How other people’s clutter can affect you

Whenever I teach a Clear Your Clutter workshop, it’s a sure bet that someone in the audience will ask me about clutter kept by people they live with, and how to help them let it go. They realize that if they clear their own clutter and other people in their home do not, they are going to be affected and held back by that. Here’s an example of a situation like this, from an email sent to me this week:

‘I live with my mum who is definitely a clutterholic! I find myself laughing as I read your book because it’s like you wrote it about her. I see the importance of clearing clutter now and am going to make a start on mine. The only thing is, I live with my mum who has cluttered the majority of the house. So how do I apply the feng shui bagua to areas of my life if I cannot clear her clutter? Will the clutter in her room, for example, affect that area of my life?’

The feng shui bagua referred to here is a grid that can be laid over the plans of any building to discover how the different areas are connected to specific aspects of the lives of the occupants. For example, there’s an area that’s connected to prosperity, and having clutter in that area can clog cash flow and cause finances to stagnate. So if the mother happens to have clutter in the prosperity area of this home, it will affect not only her but the rest of her family too. There are nine areas of the bagua in all, covering aspects such as relationships, health, career, creativity, and so on. The full description can be found in Chapter 8 of my Clear Your Clutter with Feng Shui book.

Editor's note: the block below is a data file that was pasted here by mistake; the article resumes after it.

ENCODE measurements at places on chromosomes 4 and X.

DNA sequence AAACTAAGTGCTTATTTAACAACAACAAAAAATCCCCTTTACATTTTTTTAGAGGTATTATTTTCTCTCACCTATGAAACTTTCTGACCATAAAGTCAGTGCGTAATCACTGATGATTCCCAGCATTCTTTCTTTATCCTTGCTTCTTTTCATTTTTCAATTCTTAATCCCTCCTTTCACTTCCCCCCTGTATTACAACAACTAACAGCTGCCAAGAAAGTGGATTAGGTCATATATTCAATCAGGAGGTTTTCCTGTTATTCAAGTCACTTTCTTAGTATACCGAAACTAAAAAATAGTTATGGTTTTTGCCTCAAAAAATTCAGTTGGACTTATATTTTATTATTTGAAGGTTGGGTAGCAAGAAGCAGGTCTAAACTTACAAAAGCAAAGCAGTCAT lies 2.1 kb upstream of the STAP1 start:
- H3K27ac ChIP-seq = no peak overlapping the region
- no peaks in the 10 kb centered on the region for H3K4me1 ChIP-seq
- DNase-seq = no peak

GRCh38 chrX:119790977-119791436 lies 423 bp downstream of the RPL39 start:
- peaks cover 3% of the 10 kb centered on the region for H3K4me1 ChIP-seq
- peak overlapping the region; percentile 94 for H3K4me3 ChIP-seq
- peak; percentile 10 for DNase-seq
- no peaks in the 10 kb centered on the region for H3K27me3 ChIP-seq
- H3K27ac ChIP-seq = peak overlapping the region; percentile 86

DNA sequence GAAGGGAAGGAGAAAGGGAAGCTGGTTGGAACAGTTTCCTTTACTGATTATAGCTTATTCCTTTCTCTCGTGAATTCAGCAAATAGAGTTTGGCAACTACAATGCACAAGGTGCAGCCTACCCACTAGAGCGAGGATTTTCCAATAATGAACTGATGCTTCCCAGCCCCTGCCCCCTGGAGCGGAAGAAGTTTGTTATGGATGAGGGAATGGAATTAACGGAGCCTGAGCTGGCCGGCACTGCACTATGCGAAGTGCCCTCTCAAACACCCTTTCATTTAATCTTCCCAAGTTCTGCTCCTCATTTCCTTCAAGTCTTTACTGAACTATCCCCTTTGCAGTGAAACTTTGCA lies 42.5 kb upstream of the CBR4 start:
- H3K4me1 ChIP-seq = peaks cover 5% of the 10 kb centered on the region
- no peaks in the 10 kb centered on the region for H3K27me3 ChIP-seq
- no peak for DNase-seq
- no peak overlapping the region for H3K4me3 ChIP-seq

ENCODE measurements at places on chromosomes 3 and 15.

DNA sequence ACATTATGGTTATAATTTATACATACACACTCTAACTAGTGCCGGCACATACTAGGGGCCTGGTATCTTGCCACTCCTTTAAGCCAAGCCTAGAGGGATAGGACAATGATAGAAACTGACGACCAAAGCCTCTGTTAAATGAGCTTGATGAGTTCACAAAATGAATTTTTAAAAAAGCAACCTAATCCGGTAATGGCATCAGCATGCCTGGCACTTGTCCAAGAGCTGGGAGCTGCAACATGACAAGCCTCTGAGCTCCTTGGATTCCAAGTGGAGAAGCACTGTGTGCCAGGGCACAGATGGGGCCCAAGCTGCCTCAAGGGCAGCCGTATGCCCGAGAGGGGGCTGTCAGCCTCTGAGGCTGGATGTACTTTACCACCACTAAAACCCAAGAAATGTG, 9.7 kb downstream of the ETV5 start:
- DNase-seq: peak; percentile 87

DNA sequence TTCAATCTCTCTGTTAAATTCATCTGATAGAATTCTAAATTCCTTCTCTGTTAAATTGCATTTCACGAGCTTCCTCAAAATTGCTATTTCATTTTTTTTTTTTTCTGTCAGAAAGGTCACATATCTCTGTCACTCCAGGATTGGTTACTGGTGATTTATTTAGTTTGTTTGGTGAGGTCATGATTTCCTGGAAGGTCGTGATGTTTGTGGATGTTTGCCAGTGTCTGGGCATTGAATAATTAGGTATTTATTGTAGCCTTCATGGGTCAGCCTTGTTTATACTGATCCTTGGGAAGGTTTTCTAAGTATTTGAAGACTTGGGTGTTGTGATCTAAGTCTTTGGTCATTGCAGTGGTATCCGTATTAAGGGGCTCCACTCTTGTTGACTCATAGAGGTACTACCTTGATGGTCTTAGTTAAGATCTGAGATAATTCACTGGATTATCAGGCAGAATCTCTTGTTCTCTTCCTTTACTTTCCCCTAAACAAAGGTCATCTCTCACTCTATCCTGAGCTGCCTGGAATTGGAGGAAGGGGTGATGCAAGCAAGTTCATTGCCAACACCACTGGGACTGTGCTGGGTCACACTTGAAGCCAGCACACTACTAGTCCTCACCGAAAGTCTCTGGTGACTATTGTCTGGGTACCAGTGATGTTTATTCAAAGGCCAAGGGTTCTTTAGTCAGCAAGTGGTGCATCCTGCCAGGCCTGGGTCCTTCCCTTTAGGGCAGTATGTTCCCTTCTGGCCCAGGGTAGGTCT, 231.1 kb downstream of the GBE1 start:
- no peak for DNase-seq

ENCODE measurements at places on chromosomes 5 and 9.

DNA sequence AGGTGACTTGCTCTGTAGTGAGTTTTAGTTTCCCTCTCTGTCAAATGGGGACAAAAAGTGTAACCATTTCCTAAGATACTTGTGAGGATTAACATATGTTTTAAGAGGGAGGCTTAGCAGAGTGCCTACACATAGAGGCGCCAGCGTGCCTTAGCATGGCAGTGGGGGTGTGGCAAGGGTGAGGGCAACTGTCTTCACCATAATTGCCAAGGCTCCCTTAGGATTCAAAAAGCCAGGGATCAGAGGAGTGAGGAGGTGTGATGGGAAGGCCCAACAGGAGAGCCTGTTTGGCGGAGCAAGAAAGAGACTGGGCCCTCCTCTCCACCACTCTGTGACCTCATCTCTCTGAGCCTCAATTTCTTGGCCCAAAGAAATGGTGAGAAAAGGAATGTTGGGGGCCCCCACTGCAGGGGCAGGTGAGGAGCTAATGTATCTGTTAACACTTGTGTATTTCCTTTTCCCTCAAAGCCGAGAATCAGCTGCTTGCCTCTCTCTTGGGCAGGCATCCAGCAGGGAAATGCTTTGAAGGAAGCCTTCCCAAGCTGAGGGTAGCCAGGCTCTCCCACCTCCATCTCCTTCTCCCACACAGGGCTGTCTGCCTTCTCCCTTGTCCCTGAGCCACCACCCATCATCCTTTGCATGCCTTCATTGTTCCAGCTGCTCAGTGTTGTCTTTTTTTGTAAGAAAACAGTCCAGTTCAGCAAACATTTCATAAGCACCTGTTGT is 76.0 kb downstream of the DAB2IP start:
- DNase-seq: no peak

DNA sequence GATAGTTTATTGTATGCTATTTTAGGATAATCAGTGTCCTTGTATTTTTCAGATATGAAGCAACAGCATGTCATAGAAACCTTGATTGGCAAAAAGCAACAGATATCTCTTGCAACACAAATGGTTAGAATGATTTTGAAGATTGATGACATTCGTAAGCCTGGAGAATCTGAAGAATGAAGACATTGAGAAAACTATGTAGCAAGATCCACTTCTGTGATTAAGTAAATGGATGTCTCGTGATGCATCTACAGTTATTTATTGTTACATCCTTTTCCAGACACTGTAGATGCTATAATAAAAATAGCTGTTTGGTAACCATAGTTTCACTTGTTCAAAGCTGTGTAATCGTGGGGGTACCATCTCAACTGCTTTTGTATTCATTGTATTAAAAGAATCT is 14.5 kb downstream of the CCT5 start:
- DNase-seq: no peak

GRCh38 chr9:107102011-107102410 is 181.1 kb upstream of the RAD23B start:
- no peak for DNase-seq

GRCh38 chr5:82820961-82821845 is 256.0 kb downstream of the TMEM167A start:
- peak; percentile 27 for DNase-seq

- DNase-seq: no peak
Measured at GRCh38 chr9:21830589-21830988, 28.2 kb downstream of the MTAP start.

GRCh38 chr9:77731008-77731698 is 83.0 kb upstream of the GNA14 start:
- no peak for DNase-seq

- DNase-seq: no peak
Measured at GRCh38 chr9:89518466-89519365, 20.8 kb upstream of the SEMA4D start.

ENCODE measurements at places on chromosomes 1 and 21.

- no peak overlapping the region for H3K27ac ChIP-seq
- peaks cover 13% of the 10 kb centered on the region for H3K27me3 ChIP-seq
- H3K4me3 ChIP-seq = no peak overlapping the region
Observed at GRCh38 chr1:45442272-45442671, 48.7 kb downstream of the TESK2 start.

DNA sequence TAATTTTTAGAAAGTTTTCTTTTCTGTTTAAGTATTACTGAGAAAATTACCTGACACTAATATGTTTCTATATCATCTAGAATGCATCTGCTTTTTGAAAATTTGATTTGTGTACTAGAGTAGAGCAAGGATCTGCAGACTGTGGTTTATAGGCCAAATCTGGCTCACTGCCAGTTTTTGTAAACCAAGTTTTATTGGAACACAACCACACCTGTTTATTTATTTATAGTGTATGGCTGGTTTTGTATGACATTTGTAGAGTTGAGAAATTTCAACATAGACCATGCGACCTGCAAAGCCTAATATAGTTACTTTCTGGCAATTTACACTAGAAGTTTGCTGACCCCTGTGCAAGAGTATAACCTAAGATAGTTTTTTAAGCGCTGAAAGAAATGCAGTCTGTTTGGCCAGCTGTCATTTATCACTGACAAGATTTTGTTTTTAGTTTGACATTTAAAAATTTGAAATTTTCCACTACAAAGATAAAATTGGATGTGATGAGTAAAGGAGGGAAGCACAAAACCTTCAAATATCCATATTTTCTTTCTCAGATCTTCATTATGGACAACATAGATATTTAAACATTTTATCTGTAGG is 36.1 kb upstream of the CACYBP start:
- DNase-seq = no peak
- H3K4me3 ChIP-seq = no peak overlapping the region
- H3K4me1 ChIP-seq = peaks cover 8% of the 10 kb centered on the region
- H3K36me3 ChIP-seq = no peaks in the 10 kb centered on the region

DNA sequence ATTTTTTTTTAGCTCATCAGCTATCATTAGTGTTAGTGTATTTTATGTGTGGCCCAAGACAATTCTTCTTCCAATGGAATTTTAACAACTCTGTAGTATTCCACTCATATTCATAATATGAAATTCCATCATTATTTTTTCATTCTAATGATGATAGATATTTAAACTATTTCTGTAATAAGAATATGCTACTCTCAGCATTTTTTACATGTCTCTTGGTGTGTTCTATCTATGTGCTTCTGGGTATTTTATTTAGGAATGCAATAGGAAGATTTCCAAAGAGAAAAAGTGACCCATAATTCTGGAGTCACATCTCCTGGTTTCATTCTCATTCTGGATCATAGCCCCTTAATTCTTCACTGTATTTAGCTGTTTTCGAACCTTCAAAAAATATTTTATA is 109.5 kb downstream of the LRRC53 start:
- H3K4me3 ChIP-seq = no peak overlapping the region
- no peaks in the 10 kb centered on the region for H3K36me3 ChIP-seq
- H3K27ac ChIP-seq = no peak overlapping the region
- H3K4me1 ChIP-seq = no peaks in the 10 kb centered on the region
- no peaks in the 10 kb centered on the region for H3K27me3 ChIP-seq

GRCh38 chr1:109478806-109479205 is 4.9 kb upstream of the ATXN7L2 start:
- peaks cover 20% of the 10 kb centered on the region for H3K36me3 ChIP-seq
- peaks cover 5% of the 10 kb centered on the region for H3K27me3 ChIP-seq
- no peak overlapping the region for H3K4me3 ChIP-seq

What can you do?
So is there anything you can do if you clear your own clutter but happen to share your home with someone who is still living knee-deep in junk or surrounded by mess? Well, firstly, the good news is that many people find that when they start clearing their own clutter, the people they are close to often spontaneously start clutter clearing too. Nagging or threatening doesn’t work, and never take matters into your own hands by clearing their clutter for them without being invited (people can go berserk if you touch their stuff without permission, and feel traumatized for years after). But leading by example in this way often does the trick.

The other route is education – helping them to understand how their clutter affects them and the people they live with. Again, the direct route is not the most effective one here. It works best if they feel they discover this for themselves rather than being told about it, so just leave a copy of my book lying around where they will find it and read it.

But even if these two tactics fail to bring results, clutter clearing your own room will still help a lot, because that is where you sleep and spend the most time. And if you do a space clearing ceremony in your room too, that can change the energy so much that it will feel like a safe haven in the midst of all the chaos.

Of course, in the long term, there are decisions to be made about whether you stay living in a situation like this or move out and get a place of your own. But if this isn’t possible at the moment for whatever reason, I hope these tips will help.

Related articles
How to help your partner let go of their clutter
An experiment you can try

Copyright © Karen Kingston, 2011


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